Well, I crashed and burned big time last week and let Anthony down. My apologies, Ugh. I still think we can revise and submit the shotgun DNA mapping paper, but the timing is not as urgent. Thus, I am more tempted to port the code to something useful for the public. Python (with it’s bio library) is what I’m thinking. Mulling this over. In the meantime, after many attempts, I finally got the github project going:
It took forever, I think because it’s a huge library. But it should include most of the sequences and simulations that Larry used for the first draft of the paper.
I determined that the whitespace bug is indeed a problem in Larry’s code. At least the code I’ve found. In the VI, “initizing sub.vi” it definitely finds zero energies for the \n\r whitespaces. As far as I can tell, this is not accounted for in the subsequent code. I will test by using two different sequences and simulating with and without whitespace. I don’t think this is (was) a problem, though, because the sequences Larry used didn’t have whitespace, I don’t think (at least after he found the XhoI sites)
-> Verified that the whitespace bug exists in “failed simulator again.vi” to reiterate, though, this probably didn’t affect simulations, since the xhoi sites didn’t have whitespace after he found the sites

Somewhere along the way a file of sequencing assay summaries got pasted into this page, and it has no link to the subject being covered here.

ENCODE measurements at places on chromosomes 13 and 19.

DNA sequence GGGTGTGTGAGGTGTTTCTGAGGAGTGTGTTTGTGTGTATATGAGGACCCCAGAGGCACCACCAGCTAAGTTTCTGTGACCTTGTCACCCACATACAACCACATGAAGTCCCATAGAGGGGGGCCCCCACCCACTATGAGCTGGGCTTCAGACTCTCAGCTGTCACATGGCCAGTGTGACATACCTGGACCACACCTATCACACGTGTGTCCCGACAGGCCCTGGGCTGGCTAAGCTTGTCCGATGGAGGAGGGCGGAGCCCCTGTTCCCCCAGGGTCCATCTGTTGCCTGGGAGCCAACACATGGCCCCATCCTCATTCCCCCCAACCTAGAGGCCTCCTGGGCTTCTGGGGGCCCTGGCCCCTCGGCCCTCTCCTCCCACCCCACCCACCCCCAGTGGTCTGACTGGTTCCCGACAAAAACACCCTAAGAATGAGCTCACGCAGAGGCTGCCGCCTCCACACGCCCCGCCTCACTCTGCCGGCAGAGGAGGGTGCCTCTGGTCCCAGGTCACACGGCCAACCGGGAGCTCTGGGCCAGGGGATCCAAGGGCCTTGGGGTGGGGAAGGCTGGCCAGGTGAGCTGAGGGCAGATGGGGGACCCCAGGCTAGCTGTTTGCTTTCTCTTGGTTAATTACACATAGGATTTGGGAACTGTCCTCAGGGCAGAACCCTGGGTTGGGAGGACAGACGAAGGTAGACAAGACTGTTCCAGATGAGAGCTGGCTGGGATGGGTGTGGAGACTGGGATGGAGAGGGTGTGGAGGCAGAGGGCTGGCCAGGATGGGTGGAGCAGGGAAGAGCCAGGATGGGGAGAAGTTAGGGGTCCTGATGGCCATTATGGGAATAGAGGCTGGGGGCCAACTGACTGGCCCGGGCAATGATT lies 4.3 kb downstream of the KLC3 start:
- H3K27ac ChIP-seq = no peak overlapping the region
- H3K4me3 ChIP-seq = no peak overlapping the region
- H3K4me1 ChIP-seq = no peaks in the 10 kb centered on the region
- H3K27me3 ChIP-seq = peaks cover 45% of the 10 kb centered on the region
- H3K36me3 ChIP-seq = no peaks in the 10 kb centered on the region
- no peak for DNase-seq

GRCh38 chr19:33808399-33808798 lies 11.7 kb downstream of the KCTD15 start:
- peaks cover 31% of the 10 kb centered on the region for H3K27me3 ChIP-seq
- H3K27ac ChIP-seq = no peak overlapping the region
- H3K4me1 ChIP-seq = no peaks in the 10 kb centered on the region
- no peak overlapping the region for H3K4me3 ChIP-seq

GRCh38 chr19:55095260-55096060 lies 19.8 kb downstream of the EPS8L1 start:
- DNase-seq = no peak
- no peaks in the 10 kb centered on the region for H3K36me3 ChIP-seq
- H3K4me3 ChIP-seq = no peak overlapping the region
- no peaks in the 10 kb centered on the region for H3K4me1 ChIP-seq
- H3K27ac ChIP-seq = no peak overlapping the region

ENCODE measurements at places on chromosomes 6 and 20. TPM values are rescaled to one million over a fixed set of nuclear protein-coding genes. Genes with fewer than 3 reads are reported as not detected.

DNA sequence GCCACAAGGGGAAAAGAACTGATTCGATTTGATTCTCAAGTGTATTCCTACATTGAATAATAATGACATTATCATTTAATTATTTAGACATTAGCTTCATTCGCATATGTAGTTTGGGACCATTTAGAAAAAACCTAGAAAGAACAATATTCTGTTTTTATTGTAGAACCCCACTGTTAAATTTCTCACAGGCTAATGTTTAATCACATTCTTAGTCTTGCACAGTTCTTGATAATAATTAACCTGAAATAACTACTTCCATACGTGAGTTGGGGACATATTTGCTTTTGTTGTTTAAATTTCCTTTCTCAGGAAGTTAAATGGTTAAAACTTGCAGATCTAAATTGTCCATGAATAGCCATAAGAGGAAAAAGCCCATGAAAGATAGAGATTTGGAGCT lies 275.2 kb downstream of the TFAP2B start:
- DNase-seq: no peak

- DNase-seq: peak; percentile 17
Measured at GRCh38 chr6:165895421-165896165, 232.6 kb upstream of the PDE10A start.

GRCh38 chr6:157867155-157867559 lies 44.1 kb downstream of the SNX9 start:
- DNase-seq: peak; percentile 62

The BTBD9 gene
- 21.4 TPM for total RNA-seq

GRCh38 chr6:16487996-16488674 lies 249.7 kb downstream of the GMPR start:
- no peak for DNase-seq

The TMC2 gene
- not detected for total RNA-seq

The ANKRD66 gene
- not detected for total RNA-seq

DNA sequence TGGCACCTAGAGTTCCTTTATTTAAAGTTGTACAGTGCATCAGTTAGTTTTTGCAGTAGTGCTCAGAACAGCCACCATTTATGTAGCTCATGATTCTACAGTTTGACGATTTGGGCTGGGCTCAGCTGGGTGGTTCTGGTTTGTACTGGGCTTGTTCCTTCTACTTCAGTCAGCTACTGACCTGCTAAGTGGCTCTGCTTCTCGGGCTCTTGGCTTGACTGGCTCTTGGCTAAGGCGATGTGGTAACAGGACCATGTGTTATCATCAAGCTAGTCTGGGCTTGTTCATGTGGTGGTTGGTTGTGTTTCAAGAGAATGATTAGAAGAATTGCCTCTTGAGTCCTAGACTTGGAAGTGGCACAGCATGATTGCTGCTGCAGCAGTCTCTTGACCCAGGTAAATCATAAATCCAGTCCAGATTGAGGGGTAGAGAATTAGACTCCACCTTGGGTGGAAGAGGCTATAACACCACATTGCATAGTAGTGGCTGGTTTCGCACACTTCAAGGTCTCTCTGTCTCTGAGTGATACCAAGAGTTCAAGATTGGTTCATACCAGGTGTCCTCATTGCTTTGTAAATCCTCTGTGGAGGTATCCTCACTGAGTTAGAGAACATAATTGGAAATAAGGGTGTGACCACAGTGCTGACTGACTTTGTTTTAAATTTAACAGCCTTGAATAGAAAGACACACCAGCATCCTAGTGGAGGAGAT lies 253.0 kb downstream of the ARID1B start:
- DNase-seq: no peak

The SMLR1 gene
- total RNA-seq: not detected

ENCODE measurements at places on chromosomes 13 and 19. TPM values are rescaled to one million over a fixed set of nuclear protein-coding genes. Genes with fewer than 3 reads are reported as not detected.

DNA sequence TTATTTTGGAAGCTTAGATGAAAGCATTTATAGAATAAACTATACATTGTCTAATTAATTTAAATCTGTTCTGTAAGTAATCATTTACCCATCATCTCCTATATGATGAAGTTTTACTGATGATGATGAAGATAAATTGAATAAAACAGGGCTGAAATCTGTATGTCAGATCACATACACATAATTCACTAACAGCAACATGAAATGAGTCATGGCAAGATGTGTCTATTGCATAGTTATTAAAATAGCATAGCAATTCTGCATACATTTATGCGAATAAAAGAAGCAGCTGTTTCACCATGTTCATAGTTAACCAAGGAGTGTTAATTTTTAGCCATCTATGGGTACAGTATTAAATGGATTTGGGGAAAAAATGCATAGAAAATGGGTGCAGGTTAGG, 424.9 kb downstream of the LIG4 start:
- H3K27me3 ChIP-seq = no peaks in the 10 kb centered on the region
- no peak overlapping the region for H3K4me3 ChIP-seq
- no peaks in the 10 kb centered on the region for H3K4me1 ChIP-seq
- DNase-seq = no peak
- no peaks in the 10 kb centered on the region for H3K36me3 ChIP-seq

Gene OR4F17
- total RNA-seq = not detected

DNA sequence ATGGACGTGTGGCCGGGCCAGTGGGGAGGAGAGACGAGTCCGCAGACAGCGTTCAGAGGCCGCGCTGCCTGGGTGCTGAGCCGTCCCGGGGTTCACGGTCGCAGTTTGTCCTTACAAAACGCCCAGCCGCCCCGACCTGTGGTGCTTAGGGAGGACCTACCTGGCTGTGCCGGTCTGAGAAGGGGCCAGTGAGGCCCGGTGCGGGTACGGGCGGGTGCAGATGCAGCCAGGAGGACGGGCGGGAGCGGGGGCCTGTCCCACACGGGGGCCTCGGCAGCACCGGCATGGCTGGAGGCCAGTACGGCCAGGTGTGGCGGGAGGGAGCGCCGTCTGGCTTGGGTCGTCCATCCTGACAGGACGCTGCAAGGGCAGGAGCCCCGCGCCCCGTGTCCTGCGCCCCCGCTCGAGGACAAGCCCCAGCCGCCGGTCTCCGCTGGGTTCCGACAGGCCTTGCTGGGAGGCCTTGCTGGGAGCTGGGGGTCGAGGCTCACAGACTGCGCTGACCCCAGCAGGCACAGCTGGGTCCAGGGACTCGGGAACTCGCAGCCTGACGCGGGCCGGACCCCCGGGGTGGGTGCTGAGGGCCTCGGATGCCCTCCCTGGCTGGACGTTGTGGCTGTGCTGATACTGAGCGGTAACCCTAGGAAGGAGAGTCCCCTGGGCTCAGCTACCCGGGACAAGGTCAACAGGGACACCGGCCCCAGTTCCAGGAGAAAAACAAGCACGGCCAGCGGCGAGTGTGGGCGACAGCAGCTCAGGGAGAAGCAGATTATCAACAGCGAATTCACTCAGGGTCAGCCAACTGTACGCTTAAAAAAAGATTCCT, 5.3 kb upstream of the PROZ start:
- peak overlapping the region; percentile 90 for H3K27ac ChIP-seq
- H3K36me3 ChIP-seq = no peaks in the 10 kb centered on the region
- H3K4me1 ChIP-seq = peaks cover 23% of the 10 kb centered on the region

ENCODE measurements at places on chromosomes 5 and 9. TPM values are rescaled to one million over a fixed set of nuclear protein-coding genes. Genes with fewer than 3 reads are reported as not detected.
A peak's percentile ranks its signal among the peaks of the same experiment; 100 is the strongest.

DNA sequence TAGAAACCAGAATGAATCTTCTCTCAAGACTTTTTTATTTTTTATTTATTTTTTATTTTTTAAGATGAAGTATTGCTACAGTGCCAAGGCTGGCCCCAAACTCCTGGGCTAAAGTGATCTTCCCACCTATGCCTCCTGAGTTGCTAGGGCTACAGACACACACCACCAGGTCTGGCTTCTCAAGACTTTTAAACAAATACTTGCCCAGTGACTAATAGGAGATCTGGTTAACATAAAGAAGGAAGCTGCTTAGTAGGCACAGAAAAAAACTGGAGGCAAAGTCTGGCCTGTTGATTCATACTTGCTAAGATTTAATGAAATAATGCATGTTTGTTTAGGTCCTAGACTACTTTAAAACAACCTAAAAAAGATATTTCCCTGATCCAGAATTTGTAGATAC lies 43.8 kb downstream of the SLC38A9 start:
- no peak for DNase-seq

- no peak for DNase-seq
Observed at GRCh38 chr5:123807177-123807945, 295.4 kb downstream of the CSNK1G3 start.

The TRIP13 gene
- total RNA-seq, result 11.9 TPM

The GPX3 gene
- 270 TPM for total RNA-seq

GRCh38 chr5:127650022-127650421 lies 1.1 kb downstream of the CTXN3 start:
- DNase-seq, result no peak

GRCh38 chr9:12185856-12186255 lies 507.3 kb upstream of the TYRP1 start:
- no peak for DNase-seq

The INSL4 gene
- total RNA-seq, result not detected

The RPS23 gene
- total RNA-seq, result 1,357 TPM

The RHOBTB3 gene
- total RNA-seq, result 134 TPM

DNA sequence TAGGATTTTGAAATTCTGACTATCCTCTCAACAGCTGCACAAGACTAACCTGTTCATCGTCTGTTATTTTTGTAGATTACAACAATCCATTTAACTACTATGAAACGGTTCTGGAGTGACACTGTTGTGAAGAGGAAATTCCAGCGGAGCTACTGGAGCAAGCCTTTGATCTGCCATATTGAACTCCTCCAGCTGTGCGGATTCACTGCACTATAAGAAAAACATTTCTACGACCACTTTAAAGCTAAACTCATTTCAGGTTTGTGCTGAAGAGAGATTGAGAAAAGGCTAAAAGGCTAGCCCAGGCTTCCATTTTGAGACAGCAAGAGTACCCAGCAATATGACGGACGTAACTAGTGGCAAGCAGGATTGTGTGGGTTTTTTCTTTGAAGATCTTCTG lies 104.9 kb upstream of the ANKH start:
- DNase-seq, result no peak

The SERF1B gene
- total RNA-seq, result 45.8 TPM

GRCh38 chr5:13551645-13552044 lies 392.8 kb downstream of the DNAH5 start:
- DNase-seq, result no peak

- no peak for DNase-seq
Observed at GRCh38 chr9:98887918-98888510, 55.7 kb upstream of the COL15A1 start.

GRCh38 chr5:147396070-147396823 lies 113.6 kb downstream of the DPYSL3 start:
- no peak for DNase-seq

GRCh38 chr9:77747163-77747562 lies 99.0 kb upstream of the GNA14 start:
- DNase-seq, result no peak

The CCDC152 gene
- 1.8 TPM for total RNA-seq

data files: Test 2012 pBR_2.dat and Test 2012 pBR_2no.dat (should be in github soon)
10:45 AM: Found some more stuff in \\Controller\users\herskowitz.larry\My Documents
This looks like stuff he used for analysis (matching) after simulation messing around has data in it.vi
This has promise for being the program that finds the XhoI sequences: new formatting program.vi
Also, some locations of data files
\\controller\pub\,dropzone\August 28 pCP681 files for Larry
Some simulation files
\\controller\pub\8 and 8b Force Measurements
Figured out something that was confusing me: The sequences around the recognition site for both upstream and downstream are stored in the same files in this directory: \\controller\pub\Sequences\Yeast Genome. So, I think pretty confidently, these are where most of the sequences Larry simulated are. A remaining question (that I will have to answer via looking at software (probably “new formatting program.vi”)) is whether he threw out sites that were too close to other sites.
-> Note: Github says as long as I keep each public repository under 1 GiB I should be OK on diskspace
5:45 PM Still working on github, not sure if I’ll have time to upload tonight. Git was being super-slow on LarryXP (maybe because I was using a networked folder). Now copying to my laptop to upload later at home. About half done in about an hour